Monday, 26 May 2008

After London

Channel 4 had a gripping programme this evening, Life After People; it featured remarkable scenes of the timeline of the decaying structures of a world after a postulated disappearance of people. In a previous post, Underground London, I mentioned Where London Stood, a site that discusses similar apocalyptic scenarios in literature.

In the same post, I also briefly mentioned Ronald Wright's A Scientific Romance. This literary/SF novel concerns an archaeologist, David Lambert, who finds a document predicting the arrival of the HG Wells Time Machine at a particular time and place. To his surprise, it does. Lambert, with little to lose (he is tormented by memories of a dead lover and the knowledge that he has caught from her the same terminal CJD-type illness from which she died) uses the machine to travel to the year 2500, where he finds himself in the ruins of a stunningly-described overgrown tropical London. Unlike HG Wells' time traveller, Lambert has the equipment and knowledge to gradually uncover the history - a mix of climate change, various plagues, and consequent civil war during the collapse of civilisation - that led to this situation.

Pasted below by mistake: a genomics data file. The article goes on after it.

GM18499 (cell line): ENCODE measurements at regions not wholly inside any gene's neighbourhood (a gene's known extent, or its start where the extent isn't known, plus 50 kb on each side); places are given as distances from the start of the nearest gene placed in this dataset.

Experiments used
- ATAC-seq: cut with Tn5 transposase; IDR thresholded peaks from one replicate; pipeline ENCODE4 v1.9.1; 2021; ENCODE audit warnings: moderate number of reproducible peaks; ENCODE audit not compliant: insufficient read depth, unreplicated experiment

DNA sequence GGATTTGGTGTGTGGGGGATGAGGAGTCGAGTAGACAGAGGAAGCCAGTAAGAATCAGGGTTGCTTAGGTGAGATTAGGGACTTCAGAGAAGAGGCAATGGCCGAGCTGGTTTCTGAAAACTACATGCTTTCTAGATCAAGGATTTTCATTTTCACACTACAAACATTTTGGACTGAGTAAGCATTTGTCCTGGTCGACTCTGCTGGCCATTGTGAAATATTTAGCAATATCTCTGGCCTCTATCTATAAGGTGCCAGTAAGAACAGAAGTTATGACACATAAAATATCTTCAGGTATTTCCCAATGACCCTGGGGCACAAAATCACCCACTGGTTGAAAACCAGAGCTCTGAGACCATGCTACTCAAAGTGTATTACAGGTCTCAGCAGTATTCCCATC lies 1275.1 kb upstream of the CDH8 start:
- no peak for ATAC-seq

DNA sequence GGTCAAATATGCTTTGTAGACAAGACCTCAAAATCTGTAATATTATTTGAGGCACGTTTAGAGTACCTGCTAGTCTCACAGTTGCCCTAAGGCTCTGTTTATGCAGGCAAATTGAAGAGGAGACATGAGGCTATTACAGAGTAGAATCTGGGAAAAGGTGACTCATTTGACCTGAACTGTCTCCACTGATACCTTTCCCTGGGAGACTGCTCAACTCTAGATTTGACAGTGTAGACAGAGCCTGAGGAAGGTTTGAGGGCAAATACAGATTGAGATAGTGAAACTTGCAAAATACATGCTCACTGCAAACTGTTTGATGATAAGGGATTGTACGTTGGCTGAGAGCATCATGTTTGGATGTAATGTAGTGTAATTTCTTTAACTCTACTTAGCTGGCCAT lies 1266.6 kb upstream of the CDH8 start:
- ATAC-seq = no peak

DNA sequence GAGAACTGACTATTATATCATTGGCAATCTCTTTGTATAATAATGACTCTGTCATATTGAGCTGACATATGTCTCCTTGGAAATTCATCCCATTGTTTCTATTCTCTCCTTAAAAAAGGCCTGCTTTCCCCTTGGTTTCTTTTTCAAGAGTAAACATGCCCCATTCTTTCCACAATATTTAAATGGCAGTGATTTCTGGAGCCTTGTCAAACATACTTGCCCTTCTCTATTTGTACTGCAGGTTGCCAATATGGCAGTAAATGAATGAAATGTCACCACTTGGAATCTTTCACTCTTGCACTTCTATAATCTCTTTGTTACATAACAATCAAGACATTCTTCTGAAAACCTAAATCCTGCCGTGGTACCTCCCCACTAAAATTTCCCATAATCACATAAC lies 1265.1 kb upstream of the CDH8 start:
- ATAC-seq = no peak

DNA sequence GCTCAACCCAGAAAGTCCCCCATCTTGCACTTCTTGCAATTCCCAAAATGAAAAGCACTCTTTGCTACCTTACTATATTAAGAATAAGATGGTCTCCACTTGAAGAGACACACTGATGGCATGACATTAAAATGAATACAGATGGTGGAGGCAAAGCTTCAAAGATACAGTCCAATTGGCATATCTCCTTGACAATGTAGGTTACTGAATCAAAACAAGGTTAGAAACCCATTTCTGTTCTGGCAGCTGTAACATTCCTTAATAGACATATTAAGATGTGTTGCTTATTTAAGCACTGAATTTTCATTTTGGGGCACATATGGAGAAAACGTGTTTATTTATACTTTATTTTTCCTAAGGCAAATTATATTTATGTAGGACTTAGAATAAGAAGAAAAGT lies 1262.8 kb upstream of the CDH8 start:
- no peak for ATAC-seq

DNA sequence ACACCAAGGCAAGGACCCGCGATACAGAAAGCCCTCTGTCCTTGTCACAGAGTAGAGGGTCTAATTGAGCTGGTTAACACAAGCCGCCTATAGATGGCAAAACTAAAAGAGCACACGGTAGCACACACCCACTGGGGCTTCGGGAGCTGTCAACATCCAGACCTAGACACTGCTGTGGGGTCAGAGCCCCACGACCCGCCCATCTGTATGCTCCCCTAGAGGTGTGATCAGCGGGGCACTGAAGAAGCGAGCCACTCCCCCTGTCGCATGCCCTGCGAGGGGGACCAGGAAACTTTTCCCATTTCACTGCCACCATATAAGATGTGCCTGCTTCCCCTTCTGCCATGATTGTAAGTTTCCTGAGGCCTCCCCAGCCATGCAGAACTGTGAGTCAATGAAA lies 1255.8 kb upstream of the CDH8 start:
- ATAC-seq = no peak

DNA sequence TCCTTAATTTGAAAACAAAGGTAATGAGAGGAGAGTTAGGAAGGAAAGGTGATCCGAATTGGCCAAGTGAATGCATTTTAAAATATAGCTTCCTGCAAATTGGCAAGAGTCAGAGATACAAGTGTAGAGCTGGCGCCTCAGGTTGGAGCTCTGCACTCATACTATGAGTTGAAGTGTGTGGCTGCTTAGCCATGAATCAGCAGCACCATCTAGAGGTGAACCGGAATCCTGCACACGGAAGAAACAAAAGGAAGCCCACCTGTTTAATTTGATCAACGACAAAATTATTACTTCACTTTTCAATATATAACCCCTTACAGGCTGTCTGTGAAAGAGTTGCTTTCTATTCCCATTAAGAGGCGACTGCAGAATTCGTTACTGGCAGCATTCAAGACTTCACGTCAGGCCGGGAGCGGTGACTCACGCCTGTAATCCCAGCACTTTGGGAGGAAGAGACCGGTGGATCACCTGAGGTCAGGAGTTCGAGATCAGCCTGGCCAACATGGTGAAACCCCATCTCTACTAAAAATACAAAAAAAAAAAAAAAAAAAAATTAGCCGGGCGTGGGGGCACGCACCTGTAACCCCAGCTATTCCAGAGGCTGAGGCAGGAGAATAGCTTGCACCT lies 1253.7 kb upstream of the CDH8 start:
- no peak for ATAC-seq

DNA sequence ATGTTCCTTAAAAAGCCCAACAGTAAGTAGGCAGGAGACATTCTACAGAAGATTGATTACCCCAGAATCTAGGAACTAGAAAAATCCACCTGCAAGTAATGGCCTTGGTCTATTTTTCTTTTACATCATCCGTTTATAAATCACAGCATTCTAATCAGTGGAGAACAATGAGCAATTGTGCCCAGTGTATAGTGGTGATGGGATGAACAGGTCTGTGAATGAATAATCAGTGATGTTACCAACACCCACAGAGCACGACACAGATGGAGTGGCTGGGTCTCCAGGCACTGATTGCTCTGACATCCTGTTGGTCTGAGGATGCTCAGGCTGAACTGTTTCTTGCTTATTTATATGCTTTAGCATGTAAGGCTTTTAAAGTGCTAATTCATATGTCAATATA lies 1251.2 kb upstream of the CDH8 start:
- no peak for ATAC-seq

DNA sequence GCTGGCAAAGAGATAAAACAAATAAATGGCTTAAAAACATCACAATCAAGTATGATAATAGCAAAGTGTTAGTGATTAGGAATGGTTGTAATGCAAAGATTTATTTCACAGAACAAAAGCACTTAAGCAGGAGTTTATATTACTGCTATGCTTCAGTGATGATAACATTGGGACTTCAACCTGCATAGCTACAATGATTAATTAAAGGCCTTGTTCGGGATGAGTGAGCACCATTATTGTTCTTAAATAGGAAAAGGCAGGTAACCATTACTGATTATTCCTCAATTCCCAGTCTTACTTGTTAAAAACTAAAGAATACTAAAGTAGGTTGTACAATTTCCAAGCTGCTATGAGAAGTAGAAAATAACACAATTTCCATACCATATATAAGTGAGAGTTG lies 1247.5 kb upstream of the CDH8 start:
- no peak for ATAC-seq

If you don't mind spoilers, there's an excellent review by James Schellenberg here in the Canadian SF e-zine Challenging Destiny.


  1. I really enjoyed the "Life after People" programme - fabulous computer imagery.

    I often think that mankind as we know them, are not the first time an intelligent species has inhabited the Earth.

    I suspect there may be several "human type" species that have been wiped out in the past history of the Earth.

    The post "mankind" world that was shown in the programme was very like how one would imagine the garden of Eden.

    So maybe there have been many gardens of Eden in the earth's history.

    Just a thought ....

  2. Welcome! Our first comment!

    One of Larry Niven's Draco Tavern stories, The Green Marauder, is an interesting take on this. It has a two-billion-year-old creature mourning the destruction of a civilisation by pollution: a civilisation of anaerobes on Earth, before it was taken over by green slime producing oxygen.

    Life After People did miss out on one point: satellites in stable orbits, and other space junk, would outlast ground-based stuff. (This is one of things Lambert notices in A Scientific Romance).